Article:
(If you have not read the book, Woody Allen took a speed reading course and read the entire novel in just 20 minutes. He summed up the novel in three words: "It involves Russia." By comparison, in the same 20 minutes, at 650MB/sec, the TS1140 drive can read this novel over and over 390,000 times.)
If you have your own "war stories" about tape, I would love to hear them, please consider posting a comment below.
IBM wins lots of awards, but this time is unique: [IBM and Fox Networks Group have jointly won an Engineering Emmy® Award] for Innovation from the Academy of Television Arts & Sciences. According to the Academy, by improving the ability of media companies to capture, manage and exploit content in digital form, IBM and Fox have fundamentally changed the way that audio and video content is managed and stored. Here's an excerpt from the IBM Press Release:
"By standardizing technologies in this way, Fox can now use open-standard, file-based tape in all aspects of production, post-production and distribution functions – displacing costly proprietary tape formats and/or disk subsystems. This provides media companies with the consumer equivalent of having their entire library of DVDs online and available at any time, and the ability to go to a specific scene, in any one of the movies, in an instant.
In the early stage of the technology initiative, the IBM/Fox team applied IBM-patented technologies invented by IBM Research for high-speed data movement. They also integrated traditional broadcast transport and encoding standards with IT industry open standards. This allowed either Standard Definition (SD) or HD programming to be available in real time for digital recording and repurposing -- with improved economics."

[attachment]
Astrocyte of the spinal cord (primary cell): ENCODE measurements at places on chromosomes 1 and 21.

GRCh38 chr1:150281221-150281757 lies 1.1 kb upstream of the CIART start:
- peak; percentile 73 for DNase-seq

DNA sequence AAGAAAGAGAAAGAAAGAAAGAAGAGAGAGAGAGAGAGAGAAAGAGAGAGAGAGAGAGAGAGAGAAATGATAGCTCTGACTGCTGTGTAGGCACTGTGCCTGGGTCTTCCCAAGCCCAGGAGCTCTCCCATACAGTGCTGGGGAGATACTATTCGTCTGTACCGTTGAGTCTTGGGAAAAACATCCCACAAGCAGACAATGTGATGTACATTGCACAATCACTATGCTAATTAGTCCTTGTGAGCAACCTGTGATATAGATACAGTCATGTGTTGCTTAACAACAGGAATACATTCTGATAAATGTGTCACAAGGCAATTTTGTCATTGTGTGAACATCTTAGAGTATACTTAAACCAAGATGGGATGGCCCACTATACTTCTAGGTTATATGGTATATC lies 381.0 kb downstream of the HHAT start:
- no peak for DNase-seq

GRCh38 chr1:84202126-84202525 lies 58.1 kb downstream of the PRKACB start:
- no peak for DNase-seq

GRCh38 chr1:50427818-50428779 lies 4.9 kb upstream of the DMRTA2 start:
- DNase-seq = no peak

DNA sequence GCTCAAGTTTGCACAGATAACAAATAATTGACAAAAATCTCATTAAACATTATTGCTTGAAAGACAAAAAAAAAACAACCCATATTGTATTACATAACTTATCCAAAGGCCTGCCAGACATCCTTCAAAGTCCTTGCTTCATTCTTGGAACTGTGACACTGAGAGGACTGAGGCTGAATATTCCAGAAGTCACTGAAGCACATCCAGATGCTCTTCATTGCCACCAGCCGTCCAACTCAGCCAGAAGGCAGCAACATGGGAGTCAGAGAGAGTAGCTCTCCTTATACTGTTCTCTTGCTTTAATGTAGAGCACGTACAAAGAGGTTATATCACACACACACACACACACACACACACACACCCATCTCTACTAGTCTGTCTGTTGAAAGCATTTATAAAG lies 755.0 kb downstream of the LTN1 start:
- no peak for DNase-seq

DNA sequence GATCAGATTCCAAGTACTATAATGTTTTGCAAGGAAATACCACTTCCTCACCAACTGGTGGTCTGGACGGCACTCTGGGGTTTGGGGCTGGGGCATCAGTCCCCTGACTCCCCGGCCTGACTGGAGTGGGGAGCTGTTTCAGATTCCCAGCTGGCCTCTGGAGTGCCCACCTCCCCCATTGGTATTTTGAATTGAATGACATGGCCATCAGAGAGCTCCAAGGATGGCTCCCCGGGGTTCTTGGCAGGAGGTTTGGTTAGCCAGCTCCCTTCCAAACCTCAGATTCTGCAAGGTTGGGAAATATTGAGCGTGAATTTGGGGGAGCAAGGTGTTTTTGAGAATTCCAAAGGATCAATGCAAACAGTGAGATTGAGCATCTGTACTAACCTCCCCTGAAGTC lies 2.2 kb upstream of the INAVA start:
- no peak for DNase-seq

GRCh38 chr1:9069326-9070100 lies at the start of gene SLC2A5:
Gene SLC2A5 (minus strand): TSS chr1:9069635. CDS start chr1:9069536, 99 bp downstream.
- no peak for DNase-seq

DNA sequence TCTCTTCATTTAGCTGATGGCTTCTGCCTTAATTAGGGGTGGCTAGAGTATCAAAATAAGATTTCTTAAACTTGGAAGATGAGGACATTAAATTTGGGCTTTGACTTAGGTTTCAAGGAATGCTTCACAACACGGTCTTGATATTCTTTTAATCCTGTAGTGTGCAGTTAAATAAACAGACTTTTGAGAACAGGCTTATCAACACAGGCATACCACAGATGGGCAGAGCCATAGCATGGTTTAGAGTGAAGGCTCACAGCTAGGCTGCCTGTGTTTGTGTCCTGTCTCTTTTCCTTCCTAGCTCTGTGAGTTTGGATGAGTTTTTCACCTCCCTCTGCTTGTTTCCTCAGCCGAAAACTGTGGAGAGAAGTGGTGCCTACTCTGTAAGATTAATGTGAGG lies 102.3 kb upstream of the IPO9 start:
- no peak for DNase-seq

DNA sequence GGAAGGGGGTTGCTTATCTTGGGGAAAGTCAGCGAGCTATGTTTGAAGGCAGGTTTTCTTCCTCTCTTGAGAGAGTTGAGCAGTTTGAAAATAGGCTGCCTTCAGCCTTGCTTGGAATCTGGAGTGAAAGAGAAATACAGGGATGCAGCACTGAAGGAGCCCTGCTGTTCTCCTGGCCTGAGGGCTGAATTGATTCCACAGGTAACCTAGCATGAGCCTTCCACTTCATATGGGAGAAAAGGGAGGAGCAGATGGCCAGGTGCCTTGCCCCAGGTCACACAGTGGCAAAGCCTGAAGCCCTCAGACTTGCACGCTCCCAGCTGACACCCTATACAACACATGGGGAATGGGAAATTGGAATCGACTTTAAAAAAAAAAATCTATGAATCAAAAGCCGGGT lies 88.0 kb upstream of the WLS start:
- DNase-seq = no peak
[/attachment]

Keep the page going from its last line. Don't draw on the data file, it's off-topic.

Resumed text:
Unfortunately, people didn't like the name, but they loved the acronym, so it was renamed to Linear Tape File System. IBM offers LTFS single-drive edition on its LTO-5 and TS1140 tape drives, and LTFS library-edition across all of its tape libraries. Since everyone hates proprietary vendor lock-in, IBM has graciously shared LTFS as an open source standard with the rest of the Linear Tape Open consortium.
(Note: I was not there at the awards ceremony. The pictures were taken by Ed Childers, David Pease and Rainer Richter of each other. Additional photos are available on this [Flicr photo album].)
(1) Rainer Richter, Media Technology Market Partners LLC [MTMP], presenting the Emmy to Steve Canepa, IBM General Manager for Media and Entertainment industry. MTMP is an IBM Business Partner that offers integrated solutions for LTO and LTFS, consulting, services, and technology to the media and entertainment industry…
(2) Ed Childers, IBM manager of the Tape Drive Development team, holding the Emmy. Fellow IBM blogger Steve Hamm credits Ed on coming up with the idea for LTFS seven years ago, in his blog post [Coding and Loading in Las Vegas: How a Team of IBM Researchers Helped Transform the Way Video is Stored]. Ed wanted to make tape storage easier to use and to integrate it into the workflow of networks and studios, and suggested using an indexing system that would allow people to write software that would make video more accessible.
(3) David Pease, IBM Senior Technical Staff Member from the IBM Almaden Research Center, holding the Emmy. Along with Lucas Villa Real (IBM Brazil) and Michael Richmond (IBM Almaden), David and his team were able to come up with a working prototype in just four months. Michael discusses this in his posts [Tape? Does anyone care about Tape anymore?"] and [the Emmy goes to... LTFS].